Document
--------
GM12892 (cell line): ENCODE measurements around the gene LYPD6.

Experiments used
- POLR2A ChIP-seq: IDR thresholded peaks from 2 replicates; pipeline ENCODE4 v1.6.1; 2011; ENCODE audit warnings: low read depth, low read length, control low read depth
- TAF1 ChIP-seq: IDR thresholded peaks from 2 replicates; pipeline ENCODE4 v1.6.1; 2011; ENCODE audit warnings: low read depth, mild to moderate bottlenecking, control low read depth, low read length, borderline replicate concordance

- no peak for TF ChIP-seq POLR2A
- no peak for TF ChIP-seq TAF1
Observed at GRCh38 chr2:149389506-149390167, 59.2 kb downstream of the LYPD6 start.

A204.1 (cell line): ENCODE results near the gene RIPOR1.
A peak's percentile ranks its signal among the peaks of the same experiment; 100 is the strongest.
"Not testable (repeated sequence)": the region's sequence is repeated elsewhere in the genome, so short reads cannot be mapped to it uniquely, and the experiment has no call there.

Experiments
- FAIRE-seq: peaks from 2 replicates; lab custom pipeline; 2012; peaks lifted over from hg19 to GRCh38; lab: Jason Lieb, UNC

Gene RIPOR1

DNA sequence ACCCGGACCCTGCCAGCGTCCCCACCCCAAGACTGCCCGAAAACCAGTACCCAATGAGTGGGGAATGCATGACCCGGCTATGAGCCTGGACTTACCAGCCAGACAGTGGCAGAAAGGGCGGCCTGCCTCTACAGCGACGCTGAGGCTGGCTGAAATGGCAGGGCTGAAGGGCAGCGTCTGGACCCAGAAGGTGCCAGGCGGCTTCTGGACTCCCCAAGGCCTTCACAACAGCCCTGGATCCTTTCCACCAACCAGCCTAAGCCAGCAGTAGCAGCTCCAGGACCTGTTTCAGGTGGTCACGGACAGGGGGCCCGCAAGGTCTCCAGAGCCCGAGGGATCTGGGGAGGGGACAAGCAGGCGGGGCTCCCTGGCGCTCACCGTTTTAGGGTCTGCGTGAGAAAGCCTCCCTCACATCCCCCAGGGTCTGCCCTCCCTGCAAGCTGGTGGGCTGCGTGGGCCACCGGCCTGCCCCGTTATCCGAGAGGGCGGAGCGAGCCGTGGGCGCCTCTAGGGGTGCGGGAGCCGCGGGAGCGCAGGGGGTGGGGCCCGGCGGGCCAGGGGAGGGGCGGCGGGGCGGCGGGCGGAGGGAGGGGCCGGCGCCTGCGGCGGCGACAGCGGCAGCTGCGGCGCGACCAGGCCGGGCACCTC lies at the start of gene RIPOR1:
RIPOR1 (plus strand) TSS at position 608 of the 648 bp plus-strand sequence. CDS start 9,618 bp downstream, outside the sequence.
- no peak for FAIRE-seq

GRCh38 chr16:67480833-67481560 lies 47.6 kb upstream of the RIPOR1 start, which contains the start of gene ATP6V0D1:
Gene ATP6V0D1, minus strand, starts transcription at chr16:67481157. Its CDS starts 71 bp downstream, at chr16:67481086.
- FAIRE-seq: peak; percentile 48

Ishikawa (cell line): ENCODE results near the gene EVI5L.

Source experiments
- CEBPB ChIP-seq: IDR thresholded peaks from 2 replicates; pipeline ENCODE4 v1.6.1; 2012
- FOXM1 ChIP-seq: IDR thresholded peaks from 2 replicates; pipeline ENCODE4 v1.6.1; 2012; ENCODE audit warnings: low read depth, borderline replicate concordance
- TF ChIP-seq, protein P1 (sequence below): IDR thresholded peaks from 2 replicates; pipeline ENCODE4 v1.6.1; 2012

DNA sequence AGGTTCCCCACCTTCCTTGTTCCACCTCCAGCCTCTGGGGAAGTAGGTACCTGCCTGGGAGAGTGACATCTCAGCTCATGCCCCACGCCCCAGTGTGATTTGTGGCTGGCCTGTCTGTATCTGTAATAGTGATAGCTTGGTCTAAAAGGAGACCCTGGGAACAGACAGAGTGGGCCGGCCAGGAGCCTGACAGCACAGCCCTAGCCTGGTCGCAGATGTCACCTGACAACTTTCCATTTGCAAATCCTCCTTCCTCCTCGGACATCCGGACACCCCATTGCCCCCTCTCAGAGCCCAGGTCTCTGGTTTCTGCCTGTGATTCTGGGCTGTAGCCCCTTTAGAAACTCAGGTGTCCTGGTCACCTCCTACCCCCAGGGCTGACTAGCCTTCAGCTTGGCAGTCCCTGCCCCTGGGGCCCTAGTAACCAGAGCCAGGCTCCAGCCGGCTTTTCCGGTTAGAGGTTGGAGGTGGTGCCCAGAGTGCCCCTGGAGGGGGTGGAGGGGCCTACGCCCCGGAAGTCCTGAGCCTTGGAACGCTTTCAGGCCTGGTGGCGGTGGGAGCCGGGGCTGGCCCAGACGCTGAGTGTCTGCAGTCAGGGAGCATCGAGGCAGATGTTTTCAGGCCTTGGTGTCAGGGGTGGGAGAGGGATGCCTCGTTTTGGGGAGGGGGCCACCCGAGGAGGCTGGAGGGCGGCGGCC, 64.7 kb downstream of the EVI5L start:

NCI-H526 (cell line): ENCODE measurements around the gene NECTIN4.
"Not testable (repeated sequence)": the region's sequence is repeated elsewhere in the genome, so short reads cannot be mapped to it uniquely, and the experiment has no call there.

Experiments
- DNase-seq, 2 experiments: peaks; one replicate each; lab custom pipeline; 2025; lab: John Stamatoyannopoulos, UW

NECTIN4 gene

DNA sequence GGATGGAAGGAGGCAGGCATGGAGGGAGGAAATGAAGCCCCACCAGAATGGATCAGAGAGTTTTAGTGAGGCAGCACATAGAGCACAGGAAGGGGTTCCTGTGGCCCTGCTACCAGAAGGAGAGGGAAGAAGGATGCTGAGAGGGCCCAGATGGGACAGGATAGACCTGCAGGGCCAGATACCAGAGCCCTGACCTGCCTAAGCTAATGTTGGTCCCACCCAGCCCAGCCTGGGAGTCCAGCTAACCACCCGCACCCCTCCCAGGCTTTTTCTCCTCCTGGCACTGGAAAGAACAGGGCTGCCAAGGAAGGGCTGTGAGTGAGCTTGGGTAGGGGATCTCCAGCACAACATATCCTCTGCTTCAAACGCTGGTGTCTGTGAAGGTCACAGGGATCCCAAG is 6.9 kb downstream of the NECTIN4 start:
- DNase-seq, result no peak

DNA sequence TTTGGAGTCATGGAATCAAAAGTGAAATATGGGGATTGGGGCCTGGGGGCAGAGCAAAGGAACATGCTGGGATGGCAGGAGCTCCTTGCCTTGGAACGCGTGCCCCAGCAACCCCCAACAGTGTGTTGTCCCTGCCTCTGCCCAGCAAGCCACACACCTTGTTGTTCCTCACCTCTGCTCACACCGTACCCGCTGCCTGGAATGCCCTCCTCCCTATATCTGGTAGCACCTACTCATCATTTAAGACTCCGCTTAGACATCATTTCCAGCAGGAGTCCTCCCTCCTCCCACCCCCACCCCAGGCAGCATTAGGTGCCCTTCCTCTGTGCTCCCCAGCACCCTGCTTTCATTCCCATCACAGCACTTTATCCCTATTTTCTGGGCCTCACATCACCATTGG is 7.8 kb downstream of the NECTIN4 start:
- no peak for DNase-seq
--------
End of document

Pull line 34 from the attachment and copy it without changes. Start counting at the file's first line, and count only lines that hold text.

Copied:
- no peak for DNase-seq